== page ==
Dick Cavett not only guested on Hope specials but was a true fan who always enjoyed spending time with the writers whenever the show was taping in New York or on the east coast. He dropped in to lend a hand with material when we were in New Orleans to tape a special during the World's Fair. Dick had begun his career as a writer for Jack Paar on the Tonight Show in the 1950s and, though he later had his own talk show and performed as a stand-up comic, he never lost his love of writing comedy material for others. I asked him once why he didn't just apply for a writing job on a late night talk show and he said, "Who would hire me? I'm known as a host now."
Jack Lemmon warbles with Hope in a special called "Stars Over Texas." Jack told us a story. While visiting Washington, he received a personal invitation from Reagan to have lunch in the family quarters. Jack was astounded since he and his wife, Felicia, were well known Democrats. Nonetheless, they spent the better part an afternoon with the Reagans, and Jack noticed that not once was the commander-in-chief approached or interrupted by any member of his staff — no phone calls or emergency messages. As the four reminisced about the golden days of Hollywood, Jack described the experience as slightly surreal, not to mention unsettling. It was as though the world’s problems had suddenly ceased to exist. “It made us wonder,” said Jack, “who was running the country.”
Dorothy Lamour completed the triumverate that made the "road" pictures such hits although she admitted years later that she resented the boys allowing their radio writers to suggest lines between takes. She recalled an incident on the set that took place after the cast had broken for lunch, during which Bob and Bing had huddled with their writers for some last-minute script revision. When they resumed shooting, Dorothy said she didn’t recognize a word and thought she was in the wrong movie. At this point, according to Dorothy, Bing turned to her — with the camera still rolling — and said, “If you see an opening, Dot, jump in!” She lived near the Hopes in Toluca Lake and remained friends with Dolores and Bob throughout her life.
I was hired by Hope in August 1977 and was working on my first Hope special on which Bing would guest star. In October, he suffered a fatal heart attack while playing golf in Spain. The news stunned Hope since both were the same age, and, while not the pals the Road pictures had led the public to believe — they seldom saw each other socially — they had been inordinately successful business partners and shared a deep mutual respect. The scheduled special was scrapped and we began working on a tribute produced by former Paramount president Howard Koch called "On the Road With Bing." Bing's death also scrapped a planned road picture which was to be called "The Road to the Fountain of Youth." Bing's widow, Katherine, would appear on numerous Hope specials throughout the 1970s.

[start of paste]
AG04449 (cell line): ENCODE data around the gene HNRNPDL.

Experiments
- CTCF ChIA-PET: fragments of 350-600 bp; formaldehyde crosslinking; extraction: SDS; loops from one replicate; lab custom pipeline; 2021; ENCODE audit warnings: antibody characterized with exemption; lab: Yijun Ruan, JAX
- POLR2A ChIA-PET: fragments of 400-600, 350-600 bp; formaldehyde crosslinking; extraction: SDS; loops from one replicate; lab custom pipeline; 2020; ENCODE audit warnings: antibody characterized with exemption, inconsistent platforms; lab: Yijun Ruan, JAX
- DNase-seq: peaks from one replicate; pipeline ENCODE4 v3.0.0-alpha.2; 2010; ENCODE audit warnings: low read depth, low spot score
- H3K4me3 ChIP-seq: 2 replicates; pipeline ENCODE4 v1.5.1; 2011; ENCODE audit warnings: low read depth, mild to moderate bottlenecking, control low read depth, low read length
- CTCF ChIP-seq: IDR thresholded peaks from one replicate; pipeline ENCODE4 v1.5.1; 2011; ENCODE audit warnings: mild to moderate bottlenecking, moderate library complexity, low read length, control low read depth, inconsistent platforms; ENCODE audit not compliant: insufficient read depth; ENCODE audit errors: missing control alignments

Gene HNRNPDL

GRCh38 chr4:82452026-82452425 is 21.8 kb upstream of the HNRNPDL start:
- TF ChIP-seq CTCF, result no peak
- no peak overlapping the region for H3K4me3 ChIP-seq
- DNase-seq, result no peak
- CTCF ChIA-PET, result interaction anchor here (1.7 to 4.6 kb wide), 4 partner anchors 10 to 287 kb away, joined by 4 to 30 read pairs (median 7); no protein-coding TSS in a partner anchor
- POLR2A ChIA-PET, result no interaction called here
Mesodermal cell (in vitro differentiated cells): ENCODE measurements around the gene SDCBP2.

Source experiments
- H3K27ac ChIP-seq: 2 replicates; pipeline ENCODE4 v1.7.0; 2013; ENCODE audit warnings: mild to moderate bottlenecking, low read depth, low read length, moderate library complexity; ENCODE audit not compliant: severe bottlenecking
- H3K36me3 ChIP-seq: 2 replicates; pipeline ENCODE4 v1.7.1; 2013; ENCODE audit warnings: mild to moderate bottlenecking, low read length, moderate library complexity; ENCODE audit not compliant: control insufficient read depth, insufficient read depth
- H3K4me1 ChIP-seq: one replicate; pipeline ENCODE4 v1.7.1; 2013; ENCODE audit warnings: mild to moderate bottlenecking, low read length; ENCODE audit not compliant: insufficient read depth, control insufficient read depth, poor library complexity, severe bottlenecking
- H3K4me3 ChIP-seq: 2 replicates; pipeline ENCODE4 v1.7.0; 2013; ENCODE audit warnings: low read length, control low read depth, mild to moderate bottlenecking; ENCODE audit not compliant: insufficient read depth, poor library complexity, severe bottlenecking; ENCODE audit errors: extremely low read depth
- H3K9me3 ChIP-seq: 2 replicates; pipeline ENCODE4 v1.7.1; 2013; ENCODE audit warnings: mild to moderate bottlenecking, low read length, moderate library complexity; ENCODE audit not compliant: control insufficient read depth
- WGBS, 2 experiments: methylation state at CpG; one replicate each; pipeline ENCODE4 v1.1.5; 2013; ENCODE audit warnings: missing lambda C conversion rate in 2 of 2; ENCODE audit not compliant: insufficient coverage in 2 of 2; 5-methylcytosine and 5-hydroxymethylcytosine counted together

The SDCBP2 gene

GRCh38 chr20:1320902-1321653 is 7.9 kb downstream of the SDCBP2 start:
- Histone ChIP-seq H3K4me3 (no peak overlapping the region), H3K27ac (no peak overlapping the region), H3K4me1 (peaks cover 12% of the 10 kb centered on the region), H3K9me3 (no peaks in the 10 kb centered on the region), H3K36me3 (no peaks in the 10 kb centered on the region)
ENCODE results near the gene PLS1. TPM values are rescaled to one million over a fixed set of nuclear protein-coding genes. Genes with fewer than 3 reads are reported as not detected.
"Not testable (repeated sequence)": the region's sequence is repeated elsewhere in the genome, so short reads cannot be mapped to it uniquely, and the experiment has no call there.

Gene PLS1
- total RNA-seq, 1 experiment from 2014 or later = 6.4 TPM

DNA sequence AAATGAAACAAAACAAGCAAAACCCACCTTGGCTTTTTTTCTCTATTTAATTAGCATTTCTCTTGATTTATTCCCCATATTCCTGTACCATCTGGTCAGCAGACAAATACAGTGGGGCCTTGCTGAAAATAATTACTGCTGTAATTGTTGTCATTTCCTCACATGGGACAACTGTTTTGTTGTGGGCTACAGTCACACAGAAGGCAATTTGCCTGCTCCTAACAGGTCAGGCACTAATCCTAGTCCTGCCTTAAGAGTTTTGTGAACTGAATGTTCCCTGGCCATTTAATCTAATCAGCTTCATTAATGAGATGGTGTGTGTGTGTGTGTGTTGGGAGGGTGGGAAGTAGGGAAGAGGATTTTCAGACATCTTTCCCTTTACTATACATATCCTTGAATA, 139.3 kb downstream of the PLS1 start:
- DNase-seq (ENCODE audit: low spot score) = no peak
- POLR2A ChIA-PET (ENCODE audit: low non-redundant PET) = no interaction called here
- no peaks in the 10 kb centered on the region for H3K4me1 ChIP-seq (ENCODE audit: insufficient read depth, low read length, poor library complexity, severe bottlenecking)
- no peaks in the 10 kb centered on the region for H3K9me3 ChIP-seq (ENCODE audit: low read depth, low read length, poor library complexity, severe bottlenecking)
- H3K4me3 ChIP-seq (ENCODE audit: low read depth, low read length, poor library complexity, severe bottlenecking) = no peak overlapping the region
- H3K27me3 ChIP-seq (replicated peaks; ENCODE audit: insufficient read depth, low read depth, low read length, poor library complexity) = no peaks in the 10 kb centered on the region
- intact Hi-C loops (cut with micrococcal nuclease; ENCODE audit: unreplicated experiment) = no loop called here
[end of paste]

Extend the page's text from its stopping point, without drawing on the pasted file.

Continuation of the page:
Buz Kohan and Bob Arnott. (Photos taken during dress rehearsal)
(The set is a mad scientist’s laboratory with bubbling beakers, flashing lights, etc. Stage right is a large metal chamber with a sealed door. Pat Boone, in smock and white fright wig is at work. Stage left, his nurse, Debbie Boone, is at desk. She answers the ringing phone.)
DEB: (into phone) Doctor Mad Doctor’s office. May I help you? I’m sorry, but he can’t be disturbed right now... (Off: maniacal laugh) On second thought, the doctor’s already disturbed.
PAT: I’ve done it! My dream has come true! After tomorrow, I’ll control the whole world! (maniacal laugh)
DEB: Gee, you don’t look like an Arab.
PAT: Laugh if you will, but this time I’m going to — (aside to
audience) Listen carefully. This is the plot — I’m going to make an exact duplicate of Superiorman, and soon I’ll have a whole army of Superiormen to do my bidding!
DEB: Gee, and I thought it was going to be something silly. But, Doctor, how will you get Superiorman to come here to be duplicated?
PAT: I’ve promised the investigative reporter from the Daily Meteor, Lois Inane, an exclusive interview.
PAT: There she is now.
(Pat answers the door and Debbie Reynolds enters.)
DEBBIE: Hi. I’m Lois Inane and you must be Dr. Mad.
PAT: Yes, but if you prefer, you can be Mad and I’ll be Lois. But I warn you, if I’m Lois, I’ll be mad.
DEBBIE: What a scoop! I’ve stumbled into the cuckoo’s nest!
(She points to a large button on her jacket that reads:
PAT: (pointing finger at it) Do I dare?
DEBBIE: I’ll have you know I’m a respected member of the Fourth Estate. I’m honest, fair minded, impartial and never ask loaded questions. Now, let’s get started. When did you first become a Commie, a Fascist, a pinko and a weirdo?
PAT: (grabs her) Enough of this chit chat! I’ve got you now! If you try to escape, I’ll tell everyone that you type with one finger!
DEBBIE: You call that a threat? I’ve been threatened by better men than you. Howard Cosell tried to bore me to death. He failed. Monte Hall tried to make a deal with me. He failed. Mork tried to na-nu-na-nu me. He failed.